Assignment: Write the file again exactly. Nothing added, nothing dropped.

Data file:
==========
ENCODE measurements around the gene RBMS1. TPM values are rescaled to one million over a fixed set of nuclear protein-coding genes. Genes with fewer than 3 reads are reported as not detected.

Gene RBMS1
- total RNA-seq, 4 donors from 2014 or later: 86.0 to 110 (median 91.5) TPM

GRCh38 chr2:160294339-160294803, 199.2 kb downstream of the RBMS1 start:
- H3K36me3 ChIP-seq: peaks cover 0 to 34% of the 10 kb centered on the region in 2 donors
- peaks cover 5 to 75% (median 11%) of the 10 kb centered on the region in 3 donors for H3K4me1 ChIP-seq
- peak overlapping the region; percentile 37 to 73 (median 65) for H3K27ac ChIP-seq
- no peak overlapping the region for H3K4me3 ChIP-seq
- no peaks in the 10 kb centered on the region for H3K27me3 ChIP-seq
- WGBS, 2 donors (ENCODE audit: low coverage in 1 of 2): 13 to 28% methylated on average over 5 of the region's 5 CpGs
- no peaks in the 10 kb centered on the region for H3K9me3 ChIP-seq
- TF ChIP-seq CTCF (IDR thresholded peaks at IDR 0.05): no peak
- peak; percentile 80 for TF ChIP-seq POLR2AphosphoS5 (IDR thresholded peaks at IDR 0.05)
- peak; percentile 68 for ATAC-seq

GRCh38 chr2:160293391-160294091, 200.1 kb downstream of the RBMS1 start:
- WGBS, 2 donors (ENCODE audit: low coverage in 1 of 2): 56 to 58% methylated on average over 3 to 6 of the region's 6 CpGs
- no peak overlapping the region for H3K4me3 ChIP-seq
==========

ENCODE measurements around the gene RBMS1. TPM values are rescaled to one million over a fixed set of nuclear protein-coding genes. Genes with fewer than 3 reads are reported as not detected.

Gene RBMS1
- total RNA-seq, 4 donors from 2014 or later: 86.0 to 110 (median 91.5) TPM

GRCh38 chr2:160294339-160294803, 199.2 kb downstream of the RBMS1 start:
- H3K36me3 ChIP-seq: peaks cover 0 to 34% of the 10 kb centered on the region in 2 donors
- peaks cover 5 to 75% (median 11%) of the 10 kb centered on the region in 3 donors for H3K4me1 ChIP-seq
- peak overlapping the region; percentile 37 to 73 (median 65) for H3K27ac ChIP-seq
- no peak overlapping the region for H3K4me3 ChIP-seq
- no peaks in the 10 kb centered on the region for H3K27me3 ChIP-seq
- WGBS, 2 donors (ENCODE audit: low coverage in 1 of 2): 13 to 28% methylated on average over 5 of the region's 5 CpGs
- no peaks in the 10 kb centered on the region for H3K9me3 ChIP-seq
- TF ChIP-seq CTCF (IDR thresholded peaks at IDR 0.05): no peak
- peak; percentile 80 for TF ChIP-seq POLR2AphosphoS5 (IDR thresholded peaks at IDR 0.05)
- peak; percentile 68 for ATAC-seq

GRCh38 chr2:160293391-160294091, 200.1 kb downstream of the RBMS1 start:
- WGBS, 2 donors (ENCODE audit: low coverage in 1 of 2): 56 to 58% methylated on average over 3 to 6 of the region's 6 CpGs
- no peak overlapping the region for H3K4me3 ChIP-seq